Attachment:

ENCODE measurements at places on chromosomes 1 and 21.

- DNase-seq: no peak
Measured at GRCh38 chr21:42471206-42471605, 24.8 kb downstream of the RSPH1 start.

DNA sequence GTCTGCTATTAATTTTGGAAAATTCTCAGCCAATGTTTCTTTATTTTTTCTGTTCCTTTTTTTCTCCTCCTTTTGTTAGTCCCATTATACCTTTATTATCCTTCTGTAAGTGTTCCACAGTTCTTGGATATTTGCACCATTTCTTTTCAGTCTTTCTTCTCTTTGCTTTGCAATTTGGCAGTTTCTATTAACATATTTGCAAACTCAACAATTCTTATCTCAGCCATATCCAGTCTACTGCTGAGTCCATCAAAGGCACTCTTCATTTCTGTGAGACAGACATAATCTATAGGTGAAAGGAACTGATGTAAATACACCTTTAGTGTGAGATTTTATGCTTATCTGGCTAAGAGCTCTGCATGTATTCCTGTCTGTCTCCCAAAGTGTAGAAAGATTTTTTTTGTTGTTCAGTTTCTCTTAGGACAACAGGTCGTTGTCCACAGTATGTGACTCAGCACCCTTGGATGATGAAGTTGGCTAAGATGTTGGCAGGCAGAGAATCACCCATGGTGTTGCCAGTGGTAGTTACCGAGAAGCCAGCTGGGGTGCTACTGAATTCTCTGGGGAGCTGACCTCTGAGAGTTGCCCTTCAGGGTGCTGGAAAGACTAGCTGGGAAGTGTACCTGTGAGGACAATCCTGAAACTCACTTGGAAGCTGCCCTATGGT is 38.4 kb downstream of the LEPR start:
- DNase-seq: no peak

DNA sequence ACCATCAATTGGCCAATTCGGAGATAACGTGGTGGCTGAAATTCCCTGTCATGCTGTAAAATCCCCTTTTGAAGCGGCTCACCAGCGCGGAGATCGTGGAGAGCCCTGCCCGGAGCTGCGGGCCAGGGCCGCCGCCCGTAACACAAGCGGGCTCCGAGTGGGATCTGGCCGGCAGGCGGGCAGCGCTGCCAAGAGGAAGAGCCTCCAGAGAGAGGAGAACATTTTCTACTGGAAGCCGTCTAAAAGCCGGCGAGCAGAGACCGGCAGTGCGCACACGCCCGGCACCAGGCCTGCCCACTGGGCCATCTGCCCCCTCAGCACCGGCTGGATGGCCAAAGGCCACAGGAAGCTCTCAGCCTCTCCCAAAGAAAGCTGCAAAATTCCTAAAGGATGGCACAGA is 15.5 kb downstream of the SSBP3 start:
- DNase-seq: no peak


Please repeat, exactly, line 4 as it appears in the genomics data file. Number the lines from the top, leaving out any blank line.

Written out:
DNA sequence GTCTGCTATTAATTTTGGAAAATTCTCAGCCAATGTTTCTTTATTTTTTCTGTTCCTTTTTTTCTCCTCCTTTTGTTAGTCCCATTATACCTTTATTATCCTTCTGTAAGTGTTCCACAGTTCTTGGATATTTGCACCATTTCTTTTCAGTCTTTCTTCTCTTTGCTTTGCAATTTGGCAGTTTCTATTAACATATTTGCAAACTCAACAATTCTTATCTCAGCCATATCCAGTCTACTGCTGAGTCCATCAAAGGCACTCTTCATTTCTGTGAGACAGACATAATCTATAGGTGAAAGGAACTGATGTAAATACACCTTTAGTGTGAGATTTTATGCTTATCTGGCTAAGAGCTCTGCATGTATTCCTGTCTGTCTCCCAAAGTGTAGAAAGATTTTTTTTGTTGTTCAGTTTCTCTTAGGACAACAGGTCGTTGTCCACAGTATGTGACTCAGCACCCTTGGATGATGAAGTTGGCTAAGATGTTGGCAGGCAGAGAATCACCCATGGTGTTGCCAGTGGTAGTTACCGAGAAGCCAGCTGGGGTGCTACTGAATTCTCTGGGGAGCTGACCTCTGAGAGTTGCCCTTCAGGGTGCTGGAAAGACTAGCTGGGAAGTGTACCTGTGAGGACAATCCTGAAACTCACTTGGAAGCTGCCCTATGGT is 38.4 kb downstream of the LEPR start: